It seems to me that few people like to call undesired attention to themselves, especially with a new group of people. I’d guess that nearly all students with celiac just want a normal college experience. I know that my college-bound daughter, Grace, was hoping to downplay her celiac status as much as possible. In some ways, it worked for her; in others, not so much. Though her time in the dorms was curtailed due to Covid, Grace learned quite a bit during her freshman dorm experience. Some of it chronicled through text messages.
Plans change . . . even dinner plans.
Grace went to the dorm kitchen to make herself dinner and found a stove covered in flour. In this non-revelatory text, we see that not everyone cleans up after themselves. Not surprisingly when I saw this, I went into mama bear mode and wanted to find those little slobs and offer them a tongue lashing of epic proportions. Instead, I took a deep breath and reminded myself that this is not mine to manage.
Have something quick and easy available – always.
In the event that things don’t pan out as planned, always have something at the ready to tide you over. Whether it is a frozen meal, some gluten-free ramen or an array of snack foods, having something quick and nutritious on hand is key to a gluten-free college kid’s survival.
Sharing is Caring!
Not a surprise – college students like to eat.
Having a supply of snacks and an open dorm room door makes it easy to connect with others on the floor. The dorm floor is a great place to gather for a snack and a study break. Grace learned that having the room with the food and open door results in texts of gratitude and a heartwarming new title! (see photo right)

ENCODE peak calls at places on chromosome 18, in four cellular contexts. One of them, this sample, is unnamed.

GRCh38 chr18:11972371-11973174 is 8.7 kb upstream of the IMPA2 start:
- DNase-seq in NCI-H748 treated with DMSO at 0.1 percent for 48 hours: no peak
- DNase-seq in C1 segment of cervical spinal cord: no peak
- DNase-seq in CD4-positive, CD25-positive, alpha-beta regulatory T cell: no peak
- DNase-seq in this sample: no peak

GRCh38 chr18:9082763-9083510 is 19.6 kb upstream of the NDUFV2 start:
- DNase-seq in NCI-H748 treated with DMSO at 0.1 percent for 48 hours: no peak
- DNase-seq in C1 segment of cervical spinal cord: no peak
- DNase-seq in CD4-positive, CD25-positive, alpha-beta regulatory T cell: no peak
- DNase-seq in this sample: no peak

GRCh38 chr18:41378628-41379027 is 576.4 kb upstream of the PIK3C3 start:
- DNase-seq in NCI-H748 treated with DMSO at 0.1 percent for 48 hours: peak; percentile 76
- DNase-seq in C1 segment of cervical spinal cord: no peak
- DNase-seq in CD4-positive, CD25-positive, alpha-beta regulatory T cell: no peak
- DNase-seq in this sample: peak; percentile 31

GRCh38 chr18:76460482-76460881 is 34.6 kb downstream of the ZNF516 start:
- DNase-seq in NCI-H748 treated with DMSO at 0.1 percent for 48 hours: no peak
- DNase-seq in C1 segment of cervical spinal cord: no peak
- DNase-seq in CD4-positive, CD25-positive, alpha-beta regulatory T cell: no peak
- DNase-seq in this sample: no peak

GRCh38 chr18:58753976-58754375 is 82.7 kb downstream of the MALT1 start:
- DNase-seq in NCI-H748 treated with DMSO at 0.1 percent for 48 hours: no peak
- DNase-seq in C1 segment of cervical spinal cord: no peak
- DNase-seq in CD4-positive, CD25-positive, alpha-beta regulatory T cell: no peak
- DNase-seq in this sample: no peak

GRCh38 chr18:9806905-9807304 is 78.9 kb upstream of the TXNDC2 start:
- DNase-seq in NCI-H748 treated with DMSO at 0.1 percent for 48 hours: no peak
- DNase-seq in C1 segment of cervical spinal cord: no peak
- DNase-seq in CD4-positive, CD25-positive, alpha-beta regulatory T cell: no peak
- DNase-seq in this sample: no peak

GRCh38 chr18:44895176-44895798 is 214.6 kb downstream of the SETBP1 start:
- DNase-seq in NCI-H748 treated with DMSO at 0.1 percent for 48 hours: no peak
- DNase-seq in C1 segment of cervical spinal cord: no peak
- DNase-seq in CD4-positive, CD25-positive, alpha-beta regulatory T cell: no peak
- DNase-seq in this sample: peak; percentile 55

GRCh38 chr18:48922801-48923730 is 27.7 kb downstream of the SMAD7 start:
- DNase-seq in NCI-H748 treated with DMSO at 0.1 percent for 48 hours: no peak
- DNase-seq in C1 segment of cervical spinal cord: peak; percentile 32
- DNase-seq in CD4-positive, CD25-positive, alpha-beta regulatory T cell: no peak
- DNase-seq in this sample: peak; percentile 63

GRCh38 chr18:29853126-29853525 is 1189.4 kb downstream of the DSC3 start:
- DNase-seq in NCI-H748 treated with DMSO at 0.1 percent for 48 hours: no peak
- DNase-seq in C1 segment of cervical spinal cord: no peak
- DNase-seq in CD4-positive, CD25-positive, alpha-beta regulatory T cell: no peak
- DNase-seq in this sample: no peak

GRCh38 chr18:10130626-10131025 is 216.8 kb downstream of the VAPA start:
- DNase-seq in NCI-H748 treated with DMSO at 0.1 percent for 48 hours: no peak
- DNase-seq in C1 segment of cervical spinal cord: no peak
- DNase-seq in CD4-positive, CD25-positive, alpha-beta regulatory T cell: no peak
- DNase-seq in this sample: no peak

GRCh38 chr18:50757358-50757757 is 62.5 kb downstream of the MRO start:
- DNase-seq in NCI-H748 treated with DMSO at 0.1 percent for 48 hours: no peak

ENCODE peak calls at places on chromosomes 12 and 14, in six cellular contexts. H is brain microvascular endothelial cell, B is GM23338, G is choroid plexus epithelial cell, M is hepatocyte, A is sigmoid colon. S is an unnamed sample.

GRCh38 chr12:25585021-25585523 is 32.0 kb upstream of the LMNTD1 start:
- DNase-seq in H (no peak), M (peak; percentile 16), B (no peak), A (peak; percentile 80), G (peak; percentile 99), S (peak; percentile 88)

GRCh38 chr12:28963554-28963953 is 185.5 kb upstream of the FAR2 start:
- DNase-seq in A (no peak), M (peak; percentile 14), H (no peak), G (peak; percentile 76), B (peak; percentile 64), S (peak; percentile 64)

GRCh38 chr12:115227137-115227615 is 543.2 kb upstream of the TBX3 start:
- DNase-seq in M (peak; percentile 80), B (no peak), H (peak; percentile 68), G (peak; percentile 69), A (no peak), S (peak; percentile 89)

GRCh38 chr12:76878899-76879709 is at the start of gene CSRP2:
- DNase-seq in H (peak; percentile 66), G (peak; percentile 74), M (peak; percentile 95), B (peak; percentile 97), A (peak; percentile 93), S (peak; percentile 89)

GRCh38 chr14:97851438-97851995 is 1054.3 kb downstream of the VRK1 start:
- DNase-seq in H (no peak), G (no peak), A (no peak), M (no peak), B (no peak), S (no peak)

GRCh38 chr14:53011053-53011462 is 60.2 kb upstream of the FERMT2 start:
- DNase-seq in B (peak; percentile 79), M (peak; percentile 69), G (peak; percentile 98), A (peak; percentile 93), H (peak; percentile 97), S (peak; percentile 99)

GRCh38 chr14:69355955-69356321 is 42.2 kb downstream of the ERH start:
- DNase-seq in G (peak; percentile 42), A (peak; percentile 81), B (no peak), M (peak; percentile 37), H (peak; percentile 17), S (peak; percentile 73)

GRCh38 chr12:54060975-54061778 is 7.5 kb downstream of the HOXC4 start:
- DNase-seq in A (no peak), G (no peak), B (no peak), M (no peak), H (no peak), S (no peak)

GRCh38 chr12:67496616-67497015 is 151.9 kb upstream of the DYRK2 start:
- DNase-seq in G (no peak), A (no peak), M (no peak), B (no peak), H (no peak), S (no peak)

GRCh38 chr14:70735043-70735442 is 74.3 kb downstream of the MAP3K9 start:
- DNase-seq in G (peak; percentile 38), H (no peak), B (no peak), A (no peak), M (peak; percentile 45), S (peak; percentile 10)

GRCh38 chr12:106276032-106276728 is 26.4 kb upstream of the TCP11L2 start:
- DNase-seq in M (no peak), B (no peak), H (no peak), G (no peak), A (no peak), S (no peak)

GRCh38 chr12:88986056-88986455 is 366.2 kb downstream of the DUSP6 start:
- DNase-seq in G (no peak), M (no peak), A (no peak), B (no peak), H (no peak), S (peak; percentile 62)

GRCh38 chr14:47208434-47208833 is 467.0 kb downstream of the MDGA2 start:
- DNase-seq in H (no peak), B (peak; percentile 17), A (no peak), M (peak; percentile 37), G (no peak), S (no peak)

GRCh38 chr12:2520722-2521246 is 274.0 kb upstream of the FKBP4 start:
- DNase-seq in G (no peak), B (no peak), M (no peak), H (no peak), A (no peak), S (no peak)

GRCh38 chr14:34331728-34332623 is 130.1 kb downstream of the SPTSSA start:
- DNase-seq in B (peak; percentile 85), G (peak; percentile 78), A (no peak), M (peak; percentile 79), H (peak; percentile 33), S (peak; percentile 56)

Plan ahead, be prepared.
Plans change quickly when in a group. You thought you were going to the gf friendly Thai restaurant but end up at the greasy pizza place. If you’re going out and aren’t sure what kind of food will be served, bring a snack or eat something ahead of time, or better yet, both.
Eating before drinking.
Bonfires, fraternity parties, kick-backs, whatever, it is a rare day when there is anything safe for someone with a dietary concern to eat at college social gatherings. It is absolutely vital that you eat before partying. Alcohol on an empty stomach puts you on a fast track to drunksville and leaves you at greater risk for alcohol poisoning.
Safety versus Social.
One on-campus dining option was 100% safe from the top 8 food allergens. For my daughter Grace, whose only dietary issue is gluten, the absence of dairy, seafood, and nuts stripped meals of her favorite things. Another downside, few of her friends opted to eat at this location, so this option didn’t work for her. But it just may work great for you!
Stock up on favorites.
Supersized quantities of favorite things are worthwhile. Online markets have been helpful as well. We are fans of Thrive Market whose user-friendly website has a gluten-free filter for food, cleaning and beauty products. This has made stocking up incredibly easy to do.